5.56 or .223 ??? what


January 11, 2004, 10:47 AM
I was considering purchasing a new upper for my A2. On the thread it says to specify chamber and it says 5.56 NATO or .223. I thought .223 and 5.56 were the same.. Am I missing something or what?


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January 11, 2004, 10:56 AM
This is an excerpt from a very detailed composition on AR15.com some time ago. I don't have the link but I saved the document:

Q. What is the difference between 5.56×45mm and .223 Remington ammo?
In the 1950's, the US military adopted the metric system of measurement and uses metric measurements to describe ammo. However, the US commercial ammo market typically used the English "caliber" measurements when describing ammo. "Caliber" is a shorthand way of saying "hundredths (or thousandths) of an inch." For example, a fifty caliber projectile is approximately fifty one-hundredths (.50) of an inch and a 357 caliber projectile is approximately three-hundred and fifty-seven thousandths (.357) of an inch. Dimensionally, 5.56 and .223 ammo are identical, though military 5.56 ammo is typically loaded to higher pressures and velocities than commercial ammo and may, in guns with extremely tight "match" .223 chambers, be unsafe to fire.
The chambers for .223 and 5.56 weapons are not the same either. Though the AR15 design provides an extremely strong action, high pressure signs on the brass and primers, extraction failures and cycling problems may be seen when firing hot 5.56 ammo in .223-chambered rifles. Military M16s and AR15s from Colt, Bushmaster, FN, DPMS, and some others have the M16-spec chamber with a longer throat and should have no trouble firing hot 5.56 ammunition. The big difference between the two chambers is in the chamber dimensions. Military M16s have slightly more headspace and have a longer throat area, compared to the Error! Bookmark not defined. .223 chamber spec, which was originally designed for bolt-action rifles. Commercial SAAMI-specification .223 chambers have a much shorter throat, a smaller diameter bullet seat and less freebore than the military chamber. Shooting 5.56 mil-spec ammo in a SAAMI-specification chamber can increase pressure dramatically, up to an additional 15,000 psi or more.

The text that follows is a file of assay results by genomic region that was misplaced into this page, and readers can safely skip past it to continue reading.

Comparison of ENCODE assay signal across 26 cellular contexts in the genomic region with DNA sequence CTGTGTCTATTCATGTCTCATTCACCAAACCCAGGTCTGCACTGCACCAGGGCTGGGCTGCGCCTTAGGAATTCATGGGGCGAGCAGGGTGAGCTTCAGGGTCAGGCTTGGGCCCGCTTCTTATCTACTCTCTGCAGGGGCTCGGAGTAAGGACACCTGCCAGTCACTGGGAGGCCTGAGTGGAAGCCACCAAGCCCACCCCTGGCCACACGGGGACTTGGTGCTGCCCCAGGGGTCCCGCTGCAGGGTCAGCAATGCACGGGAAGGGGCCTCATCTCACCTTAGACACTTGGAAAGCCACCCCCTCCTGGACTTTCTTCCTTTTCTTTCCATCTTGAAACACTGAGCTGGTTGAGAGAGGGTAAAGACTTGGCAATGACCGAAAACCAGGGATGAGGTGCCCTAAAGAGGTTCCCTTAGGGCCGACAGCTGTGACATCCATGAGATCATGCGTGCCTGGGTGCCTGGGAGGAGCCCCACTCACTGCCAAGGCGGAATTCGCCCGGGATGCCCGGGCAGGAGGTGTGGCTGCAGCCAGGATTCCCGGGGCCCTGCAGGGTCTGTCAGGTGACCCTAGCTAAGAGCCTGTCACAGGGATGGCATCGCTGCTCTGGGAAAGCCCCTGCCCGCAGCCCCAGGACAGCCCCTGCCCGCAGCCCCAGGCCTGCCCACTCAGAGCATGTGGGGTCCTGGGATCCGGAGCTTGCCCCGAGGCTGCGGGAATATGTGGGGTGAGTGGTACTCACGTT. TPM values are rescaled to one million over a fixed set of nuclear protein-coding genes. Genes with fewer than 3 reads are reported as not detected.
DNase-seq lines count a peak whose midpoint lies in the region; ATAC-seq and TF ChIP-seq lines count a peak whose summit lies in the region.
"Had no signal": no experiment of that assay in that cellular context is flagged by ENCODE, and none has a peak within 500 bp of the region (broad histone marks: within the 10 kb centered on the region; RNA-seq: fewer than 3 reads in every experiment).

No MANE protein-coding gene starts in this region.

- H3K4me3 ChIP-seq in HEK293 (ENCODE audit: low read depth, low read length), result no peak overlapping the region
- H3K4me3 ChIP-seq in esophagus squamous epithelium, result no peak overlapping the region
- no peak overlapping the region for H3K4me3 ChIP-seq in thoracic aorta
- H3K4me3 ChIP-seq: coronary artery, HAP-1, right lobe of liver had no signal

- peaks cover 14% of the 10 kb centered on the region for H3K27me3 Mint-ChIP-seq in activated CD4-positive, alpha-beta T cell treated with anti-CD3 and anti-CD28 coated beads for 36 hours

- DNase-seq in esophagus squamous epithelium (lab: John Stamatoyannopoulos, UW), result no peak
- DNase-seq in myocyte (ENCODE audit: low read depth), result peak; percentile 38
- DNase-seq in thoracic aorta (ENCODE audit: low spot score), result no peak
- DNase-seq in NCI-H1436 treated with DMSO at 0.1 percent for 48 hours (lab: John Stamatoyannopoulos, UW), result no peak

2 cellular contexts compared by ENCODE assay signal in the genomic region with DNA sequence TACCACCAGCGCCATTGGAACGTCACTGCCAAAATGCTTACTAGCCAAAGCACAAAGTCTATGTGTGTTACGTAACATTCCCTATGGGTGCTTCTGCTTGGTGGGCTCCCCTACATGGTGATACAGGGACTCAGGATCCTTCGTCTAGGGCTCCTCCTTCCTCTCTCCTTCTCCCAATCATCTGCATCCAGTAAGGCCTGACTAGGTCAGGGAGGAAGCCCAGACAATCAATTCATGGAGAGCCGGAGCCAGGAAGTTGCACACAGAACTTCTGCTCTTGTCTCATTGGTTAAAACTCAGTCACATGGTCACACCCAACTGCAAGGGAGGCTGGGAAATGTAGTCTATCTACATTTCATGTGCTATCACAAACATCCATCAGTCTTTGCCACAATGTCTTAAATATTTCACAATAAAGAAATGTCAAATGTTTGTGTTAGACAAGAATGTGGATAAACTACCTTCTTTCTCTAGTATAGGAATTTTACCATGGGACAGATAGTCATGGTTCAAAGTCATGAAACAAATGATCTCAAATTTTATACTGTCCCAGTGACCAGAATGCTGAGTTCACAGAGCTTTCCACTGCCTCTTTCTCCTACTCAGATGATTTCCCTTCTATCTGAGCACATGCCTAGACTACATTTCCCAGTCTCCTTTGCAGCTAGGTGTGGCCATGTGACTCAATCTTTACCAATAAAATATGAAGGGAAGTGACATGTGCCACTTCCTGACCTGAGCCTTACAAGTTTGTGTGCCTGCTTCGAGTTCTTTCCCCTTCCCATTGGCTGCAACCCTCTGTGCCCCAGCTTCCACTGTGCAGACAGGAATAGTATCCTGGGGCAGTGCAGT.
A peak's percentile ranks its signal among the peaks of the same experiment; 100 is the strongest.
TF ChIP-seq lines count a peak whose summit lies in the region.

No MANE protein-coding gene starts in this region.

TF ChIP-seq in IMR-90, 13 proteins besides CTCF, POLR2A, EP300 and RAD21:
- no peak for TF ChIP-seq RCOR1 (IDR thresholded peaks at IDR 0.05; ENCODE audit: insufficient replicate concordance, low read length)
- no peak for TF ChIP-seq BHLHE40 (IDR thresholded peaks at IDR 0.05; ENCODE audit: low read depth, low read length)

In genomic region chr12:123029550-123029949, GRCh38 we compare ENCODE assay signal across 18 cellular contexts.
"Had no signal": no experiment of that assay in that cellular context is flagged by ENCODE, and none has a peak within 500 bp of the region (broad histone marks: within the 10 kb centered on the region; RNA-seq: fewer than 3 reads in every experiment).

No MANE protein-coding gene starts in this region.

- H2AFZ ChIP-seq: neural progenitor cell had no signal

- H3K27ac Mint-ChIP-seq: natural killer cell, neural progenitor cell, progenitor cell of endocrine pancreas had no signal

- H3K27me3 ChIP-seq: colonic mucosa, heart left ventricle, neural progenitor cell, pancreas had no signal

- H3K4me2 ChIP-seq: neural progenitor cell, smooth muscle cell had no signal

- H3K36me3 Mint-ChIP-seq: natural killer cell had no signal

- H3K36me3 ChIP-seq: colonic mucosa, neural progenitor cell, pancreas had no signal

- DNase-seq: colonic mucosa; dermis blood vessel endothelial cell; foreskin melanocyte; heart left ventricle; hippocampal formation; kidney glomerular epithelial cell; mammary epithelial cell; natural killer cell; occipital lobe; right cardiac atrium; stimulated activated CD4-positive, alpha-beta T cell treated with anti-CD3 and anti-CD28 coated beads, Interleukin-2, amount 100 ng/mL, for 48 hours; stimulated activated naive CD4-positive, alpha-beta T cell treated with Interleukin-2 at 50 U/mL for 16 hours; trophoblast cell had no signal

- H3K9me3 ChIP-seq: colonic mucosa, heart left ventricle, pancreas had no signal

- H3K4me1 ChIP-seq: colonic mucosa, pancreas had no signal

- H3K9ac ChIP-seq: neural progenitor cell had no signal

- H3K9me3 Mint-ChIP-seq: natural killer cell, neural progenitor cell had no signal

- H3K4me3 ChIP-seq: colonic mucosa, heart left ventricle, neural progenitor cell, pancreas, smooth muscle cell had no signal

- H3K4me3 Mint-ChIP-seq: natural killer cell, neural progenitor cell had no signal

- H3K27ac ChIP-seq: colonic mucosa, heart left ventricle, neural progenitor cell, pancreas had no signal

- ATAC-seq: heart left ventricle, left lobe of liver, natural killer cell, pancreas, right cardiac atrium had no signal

The military chamber is often referred to as a "5.56 NATO" chamber, as that is what is usually stamped on military barrels. Some AR manufacturers use the tighter ".223" (i.e., SAAMI-spec and often labeled ".223" or ".223 Remington") chamber, which tends to give you more accuracy but, in self-loading rifles, less reliability, especially with hot-loaded military ammo. Some AR manufacturers use an in-between chamber spec, such as the Wylde chamber. Many mis-mark their barrels too, which further complicates things. You can generally tell what sort of chamber you are dealing with by the markings on the weapon, but always check with the manufacturer to be sure.
Typical Colt mil-spec-type markings: "C MP 5.56 NATO 1/7"
Typical Bushmaster markings: "B MP 5.56 NATO 1/9 HBAR"
Armalite doesn't always mark their barrels.

Opinion: In general it is a bad idea to attempt to fire 5.56 rounds (e.g., M193, M855) in .233 chambers, particularly with older rifles.

Fact: specifically warns against the use of 5.56mm ammo in .223 chambers. The .223 SAAMI specification was originally made with bolt rifles in mind

Q. Which should I be looking for in an AR15, 5.56 NATO or .223 Remington chambers?
This is really a matter of the role for which you plan to use your AR. .223 Remington chambers will give you slightly better accuracy, which is important for a match or varmint rifle. Any loss of feeding and cycling reliability and the restriction against shooting military ammo isn't as important as the accuracy gains for a rifle used in these roles, because for these rifles, accuracy is everything. People who just want to plink or who plan to shoot military ammo (such as most of the cheap surplus ammo available), and especially those who may use their AR as a weapon, should choose 5.56 chambers.